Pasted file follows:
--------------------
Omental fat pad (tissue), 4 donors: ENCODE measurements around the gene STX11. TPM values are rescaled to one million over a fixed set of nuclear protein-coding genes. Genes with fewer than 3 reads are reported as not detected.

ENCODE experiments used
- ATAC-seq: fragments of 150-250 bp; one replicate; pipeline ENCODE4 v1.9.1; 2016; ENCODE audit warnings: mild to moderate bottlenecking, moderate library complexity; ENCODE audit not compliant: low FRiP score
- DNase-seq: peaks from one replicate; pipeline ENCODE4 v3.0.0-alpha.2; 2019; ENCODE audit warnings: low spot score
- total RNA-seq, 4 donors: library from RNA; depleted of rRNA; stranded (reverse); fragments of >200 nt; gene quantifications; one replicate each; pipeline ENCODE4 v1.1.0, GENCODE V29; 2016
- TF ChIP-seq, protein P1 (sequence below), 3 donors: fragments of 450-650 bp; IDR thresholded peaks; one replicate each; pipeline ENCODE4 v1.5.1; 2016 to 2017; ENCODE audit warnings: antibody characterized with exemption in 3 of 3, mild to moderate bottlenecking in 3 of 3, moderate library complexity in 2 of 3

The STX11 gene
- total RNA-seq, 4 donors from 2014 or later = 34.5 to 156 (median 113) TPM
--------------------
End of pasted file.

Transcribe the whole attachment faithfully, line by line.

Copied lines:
Omental fat pad (tissue), 4 donors: ENCODE measurements around the gene STX11. TPM values are rescaled to one million over a fixed set of nuclear protein-coding genes. Genes with fewer than 3 reads are reported as not detected.

ENCODE experiments used
- ATAC-seq: fragments of 150-250 bp; one replicate; pipeline ENCODE4 v1.9.1; 2016; ENCODE audit warnings: mild to moderate bottlenecking, moderate library complexity; ENCODE audit not compliant: low FRiP score
- DNase-seq: peaks from one replicate; pipeline ENCODE4 v3.0.0-alpha.2; 2019; ENCODE audit warnings: low spot score
- total RNA-seq, 4 donors: library from RNA; depleted of rRNA; stranded (reverse); fragments of >200 nt; gene quantifications; one replicate each; pipeline ENCODE4 v1.1.0, GENCODE V29; 2016
- TF ChIP-seq, protein P1 (sequence below), 3 donors: fragments of 450-650 bp; IDR thresholded peaks; one replicate each; pipeline ENCODE4 v1.5.1; 2016 to 2017; ENCODE audit warnings: antibody characterized with exemption in 3 of 3, mild to moderate bottlenecking in 3 of 3, moderate library complexity in 2 of 3

The STX11 gene
- total RNA-seq, 4 donors from 2014 or later = 34.5 to 156 (median 113) TPM